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    Do you have a truancy officer available for a pre-conference meeting? If I had a student who was found to be skipping on a regular basis, I would not get the choice. There would be a conference with the teacher/s, principal, parent, and truancy officer. In the initial "you better get your butt in gear" meeting, the officer pretty much takes over the meeting once the fact that the student has been skipping has been established. The officer explains to the student and the parent that not only is skipping unacceptable and usually leads to class failure, but it can land the student in juvie hall, and then details the sequence of events that will happen if the student continues to skip. This meeting goes on record as the "warning" and the paper trail is begun.
     
  10. Canadian Gal

    Canadian Gal Habitué

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    Oct 23, 2008

    Sheba - Je suis d'accord avec vous. Clairement cet étudiant n'aime pas le cours de français, et peut-être ce n'est pas le propre option pour lui. Est-ce qu'il y a des autres options pour des cours qu'il peut prendre à ce temps?

    Cela a dit, je pense toujours qu'il devrait être prèsent à la conférence.
     
  11. Shanoo

    Shanoo Habitué

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    Sorry it took so long to get back.

    I live in a medium sized city. Students at my school are on a credit system. They need a certain amount of credits to graduate. Students at the 11 and 12 grade levels have the opportunity for spares, where they have a free period. At this time they are supposed to be in the library, the cafeteria or they can leave school property. At the same time, we are a 2 building school, therefore kids leaving one building and going to another frequently. Therefore, if he leaves the building during break, he can easily say that his class is in the other building and get away with leaving. Our school has 1100 students. There is no way that every teacher can know every student as well as their schedule.

    The attendance policy is that after a teacher determined number of absences, the student can be removed from a class, however I was told by the administration that that usually only applies to upper level students - to remove a grade 9 or 10 student from a class would result in a spare...something they don't want.

    On top of everything else, he's on the football team and is going away tomorrow, so he won't be in class, nor will he be available to attend the conference. I am going to speak to his mother about that, although I'm not sure how much good it'll do...the season is almost over.

    Sheba - ce n'est pas une probleme de francais...quand il est en classe, il fait tres bien...meme quand il n'a pas recu l'explication. Je ne veux pas que ca soit une dialogue de langue. J'enseigne aussi l'immersion et je pense que trop d'enseignants/es pensent que si un etudiant a une probleme, c'est immediatement un probleme de langue.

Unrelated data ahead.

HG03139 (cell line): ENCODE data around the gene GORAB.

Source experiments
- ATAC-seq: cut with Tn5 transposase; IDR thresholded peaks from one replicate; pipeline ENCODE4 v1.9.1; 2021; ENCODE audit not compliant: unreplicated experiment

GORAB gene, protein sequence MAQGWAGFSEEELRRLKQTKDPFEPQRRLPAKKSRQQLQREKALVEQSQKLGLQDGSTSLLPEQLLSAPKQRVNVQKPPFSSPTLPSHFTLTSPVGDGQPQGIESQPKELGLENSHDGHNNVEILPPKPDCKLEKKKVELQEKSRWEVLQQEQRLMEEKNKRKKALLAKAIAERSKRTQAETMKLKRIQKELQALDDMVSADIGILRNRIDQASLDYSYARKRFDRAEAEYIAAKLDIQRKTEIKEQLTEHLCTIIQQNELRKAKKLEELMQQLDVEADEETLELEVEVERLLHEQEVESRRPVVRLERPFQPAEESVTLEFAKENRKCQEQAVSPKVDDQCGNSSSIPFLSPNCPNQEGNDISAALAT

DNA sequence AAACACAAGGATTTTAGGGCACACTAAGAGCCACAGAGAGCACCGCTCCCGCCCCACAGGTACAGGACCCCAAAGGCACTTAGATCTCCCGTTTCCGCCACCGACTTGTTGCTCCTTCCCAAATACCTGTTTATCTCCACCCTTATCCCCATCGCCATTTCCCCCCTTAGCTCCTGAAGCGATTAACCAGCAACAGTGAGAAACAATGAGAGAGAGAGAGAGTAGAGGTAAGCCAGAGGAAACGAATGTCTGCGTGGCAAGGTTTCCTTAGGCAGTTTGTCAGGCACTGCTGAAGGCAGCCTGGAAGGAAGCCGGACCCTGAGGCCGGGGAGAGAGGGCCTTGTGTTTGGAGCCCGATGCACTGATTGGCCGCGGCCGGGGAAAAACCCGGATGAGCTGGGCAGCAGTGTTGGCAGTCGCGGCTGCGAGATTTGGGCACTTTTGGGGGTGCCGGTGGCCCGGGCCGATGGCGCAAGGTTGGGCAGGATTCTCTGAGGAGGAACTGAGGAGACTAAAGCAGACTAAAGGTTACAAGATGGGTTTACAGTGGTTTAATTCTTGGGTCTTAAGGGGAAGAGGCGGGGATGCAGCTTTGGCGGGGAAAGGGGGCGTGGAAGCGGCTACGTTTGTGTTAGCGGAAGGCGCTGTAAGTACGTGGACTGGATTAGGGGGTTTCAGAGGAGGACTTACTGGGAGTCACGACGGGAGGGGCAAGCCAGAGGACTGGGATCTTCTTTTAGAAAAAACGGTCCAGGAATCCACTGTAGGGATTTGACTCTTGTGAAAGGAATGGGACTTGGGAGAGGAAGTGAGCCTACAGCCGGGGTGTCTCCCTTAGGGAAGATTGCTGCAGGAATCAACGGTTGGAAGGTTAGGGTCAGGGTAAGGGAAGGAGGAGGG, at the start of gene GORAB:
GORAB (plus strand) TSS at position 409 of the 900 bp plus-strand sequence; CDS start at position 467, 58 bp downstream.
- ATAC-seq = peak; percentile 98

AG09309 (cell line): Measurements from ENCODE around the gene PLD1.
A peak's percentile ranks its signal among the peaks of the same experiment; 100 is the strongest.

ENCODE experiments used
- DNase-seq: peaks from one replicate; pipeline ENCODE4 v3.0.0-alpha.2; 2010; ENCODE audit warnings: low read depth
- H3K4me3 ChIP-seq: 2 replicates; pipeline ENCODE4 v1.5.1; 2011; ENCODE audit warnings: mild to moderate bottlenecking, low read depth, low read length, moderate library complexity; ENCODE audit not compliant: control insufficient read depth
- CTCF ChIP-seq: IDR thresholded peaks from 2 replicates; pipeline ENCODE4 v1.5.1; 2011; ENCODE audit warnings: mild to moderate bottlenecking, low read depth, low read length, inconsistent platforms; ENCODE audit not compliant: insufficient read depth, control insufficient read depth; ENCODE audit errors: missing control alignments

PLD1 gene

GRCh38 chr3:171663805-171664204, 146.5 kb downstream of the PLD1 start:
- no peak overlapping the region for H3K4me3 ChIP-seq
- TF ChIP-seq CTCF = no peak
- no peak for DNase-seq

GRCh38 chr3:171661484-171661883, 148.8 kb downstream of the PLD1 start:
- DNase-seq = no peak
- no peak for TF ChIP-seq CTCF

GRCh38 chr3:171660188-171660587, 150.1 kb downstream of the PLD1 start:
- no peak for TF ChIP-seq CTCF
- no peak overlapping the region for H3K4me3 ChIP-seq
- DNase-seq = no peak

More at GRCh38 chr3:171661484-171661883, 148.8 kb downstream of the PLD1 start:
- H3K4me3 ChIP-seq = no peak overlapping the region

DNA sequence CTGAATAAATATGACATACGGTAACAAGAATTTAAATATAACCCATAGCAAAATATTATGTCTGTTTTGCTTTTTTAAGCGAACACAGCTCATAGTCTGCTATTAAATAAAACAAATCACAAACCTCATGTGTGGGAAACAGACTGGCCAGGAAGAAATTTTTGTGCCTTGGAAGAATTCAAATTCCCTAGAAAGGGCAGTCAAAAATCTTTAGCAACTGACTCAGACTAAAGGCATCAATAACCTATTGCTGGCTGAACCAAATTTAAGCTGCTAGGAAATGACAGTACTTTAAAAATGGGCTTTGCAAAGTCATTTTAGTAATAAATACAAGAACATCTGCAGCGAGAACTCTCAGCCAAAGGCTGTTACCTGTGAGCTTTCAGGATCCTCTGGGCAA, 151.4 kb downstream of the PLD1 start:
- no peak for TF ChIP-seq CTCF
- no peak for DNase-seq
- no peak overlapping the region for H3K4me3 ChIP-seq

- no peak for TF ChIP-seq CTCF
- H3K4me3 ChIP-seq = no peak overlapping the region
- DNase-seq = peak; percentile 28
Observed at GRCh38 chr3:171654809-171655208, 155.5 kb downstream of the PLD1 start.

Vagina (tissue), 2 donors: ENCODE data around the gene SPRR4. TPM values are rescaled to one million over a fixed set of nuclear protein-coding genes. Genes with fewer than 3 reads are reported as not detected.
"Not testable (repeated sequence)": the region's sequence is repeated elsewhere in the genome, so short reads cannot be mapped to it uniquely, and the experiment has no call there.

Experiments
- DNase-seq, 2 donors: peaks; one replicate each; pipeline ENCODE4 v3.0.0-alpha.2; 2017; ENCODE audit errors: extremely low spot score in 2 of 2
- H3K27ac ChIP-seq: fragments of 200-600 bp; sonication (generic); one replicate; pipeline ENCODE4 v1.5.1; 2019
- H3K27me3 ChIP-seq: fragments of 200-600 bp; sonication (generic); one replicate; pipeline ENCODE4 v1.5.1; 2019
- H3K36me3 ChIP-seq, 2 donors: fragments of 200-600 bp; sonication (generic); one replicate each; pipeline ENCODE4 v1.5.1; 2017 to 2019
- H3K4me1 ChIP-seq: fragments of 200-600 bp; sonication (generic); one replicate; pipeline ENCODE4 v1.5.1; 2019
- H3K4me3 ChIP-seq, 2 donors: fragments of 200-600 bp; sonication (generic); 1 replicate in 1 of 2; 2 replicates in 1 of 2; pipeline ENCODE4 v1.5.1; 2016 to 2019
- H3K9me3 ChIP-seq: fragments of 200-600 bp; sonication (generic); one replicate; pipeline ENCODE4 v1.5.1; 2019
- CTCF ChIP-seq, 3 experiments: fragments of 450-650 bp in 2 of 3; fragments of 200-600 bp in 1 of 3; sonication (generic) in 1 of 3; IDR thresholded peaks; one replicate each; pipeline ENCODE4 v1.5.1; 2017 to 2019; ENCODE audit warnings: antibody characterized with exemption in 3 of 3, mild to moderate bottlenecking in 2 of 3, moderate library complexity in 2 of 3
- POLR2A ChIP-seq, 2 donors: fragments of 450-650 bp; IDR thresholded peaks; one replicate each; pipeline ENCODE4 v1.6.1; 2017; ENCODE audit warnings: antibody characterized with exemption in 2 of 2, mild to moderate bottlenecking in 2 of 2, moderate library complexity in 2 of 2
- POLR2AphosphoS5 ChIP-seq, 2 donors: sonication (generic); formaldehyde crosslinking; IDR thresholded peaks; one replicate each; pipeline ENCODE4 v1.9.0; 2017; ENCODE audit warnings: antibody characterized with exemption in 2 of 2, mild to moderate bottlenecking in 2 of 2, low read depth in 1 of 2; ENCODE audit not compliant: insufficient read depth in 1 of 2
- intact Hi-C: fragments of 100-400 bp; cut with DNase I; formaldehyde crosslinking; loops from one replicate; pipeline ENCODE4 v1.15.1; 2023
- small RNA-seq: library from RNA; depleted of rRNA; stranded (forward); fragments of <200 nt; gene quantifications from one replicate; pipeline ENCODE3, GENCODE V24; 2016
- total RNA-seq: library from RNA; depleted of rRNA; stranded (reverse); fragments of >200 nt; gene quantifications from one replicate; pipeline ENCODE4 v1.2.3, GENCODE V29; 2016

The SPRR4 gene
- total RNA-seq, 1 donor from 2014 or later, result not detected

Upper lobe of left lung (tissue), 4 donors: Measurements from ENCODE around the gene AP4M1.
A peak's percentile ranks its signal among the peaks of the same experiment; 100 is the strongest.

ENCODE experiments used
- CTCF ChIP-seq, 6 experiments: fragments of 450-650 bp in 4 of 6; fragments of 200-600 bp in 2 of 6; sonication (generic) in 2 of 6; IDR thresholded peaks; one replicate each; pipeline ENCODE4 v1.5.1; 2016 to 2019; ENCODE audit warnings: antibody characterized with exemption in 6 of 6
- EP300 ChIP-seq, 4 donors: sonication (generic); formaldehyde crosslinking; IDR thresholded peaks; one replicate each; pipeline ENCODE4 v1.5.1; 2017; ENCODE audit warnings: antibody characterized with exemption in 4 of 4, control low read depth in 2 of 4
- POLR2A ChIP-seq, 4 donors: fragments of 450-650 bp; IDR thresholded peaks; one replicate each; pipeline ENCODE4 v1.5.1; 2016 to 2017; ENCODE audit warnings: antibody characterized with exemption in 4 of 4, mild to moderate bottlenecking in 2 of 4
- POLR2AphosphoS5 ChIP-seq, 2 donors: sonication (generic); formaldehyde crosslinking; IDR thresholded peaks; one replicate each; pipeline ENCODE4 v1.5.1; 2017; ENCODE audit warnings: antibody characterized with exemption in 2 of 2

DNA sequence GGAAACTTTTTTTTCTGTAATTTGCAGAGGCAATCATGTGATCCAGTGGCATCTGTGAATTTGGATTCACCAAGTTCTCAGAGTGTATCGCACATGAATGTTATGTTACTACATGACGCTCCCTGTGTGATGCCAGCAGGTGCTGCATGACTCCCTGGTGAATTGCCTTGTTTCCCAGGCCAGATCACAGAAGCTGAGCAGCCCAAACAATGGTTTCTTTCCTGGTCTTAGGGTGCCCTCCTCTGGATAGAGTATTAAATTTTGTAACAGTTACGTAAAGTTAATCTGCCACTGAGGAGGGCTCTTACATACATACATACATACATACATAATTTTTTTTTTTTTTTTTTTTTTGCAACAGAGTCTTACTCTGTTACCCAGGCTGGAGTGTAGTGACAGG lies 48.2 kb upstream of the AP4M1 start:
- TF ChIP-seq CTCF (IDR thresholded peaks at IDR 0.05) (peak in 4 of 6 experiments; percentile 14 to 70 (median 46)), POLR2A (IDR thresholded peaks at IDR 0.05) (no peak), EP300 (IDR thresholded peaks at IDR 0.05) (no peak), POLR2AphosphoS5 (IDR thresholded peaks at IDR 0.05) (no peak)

Canadian Gal - c'est peut-etre qu'il n'aime pas le francais, et si c'est le cas je ne sais pas pourquoi il l'a choisi. A son age le francais est un option. Mais, au meme temps, ca fait 7 semaines maintenant qu'on est a l'ecole. Il avait sa chance de changer de cours les premiers deux semaines.

    Je m'excuse que je n'ai pas d'accents...mon ordinateur ne fonctionne pas proprement....
     
  12. Sheba

    Sheba Companion

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    Oct 23, 2008


    C'est specialement vrai avec des langues. Chaque edudient a son propre programme interne et il apprendra par cette programme sans tenir compte des avis des autres. Pour moi, quand j'etais son age, c'etais pas le vrai temps pour apprendre dedans une classe avec les livres nous avons etudie. Aujourd'hui, je voudrais se reunir mon professeur francias de niveau neuf (qui etais vraiment un professeur d'etude sociales) et voir si je peu parler plus francias que lui.
     
  13. Shanoo

    Shanoo Habitué

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    Au meme temps, il est maintenant a l'ecole secondaire. Pensez-vous que ce n'est pas le temps d'enseigner a nos eleves d'agir plus comme des adultes? Comme j'ai dit, le francais est un option, alors il a choisi de prendre le francais. Il a fait sa choix et je pense que, meme il le trouve plat, meme si il n'est pas interesse dans le francais, il devrait completer ce qu'il a commence. Je n'aime pas toujours ce que je dois faire, mais je le complete parce que je dois le completer.
     
  14. Sheba

    Sheba Companion

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    Oui, c'est vrai quelquefois. Malheureusement, quelquefois quand ils sont a l'age quand on peu apprendre une nouvelle langue le plus rapide, on a le moindre interet.
     
  15. Sheba

    Sheba Companion

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    Peut-etre il a pense que il aurait un temp facile avec une professeure que ne peut pas arreter absenteisme?
     
  16. Shanoo

    Shanoo Habitué

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    sheba, je suis d'accord. C'est probable qu'il n'a pas d'interest...mais c'est trop tard de changer de cours maintenant. Je vais parler avec sa mere pour voir si il a choisi de prendre le francais ou si elle l'a choisi pour lui. De ce que je vois, je pense qu'il l'a choisi. J'ai entendu qu'il va prendre l'alemagne l'annee prochaine, alors je pense qu'il veux apprendre des langues, mais il ne veux pas faire le travail necessaire...

    Vraiment, c'est dommage. Il est extremement capable...
     
  17. Shanoo

    Shanoo Habitué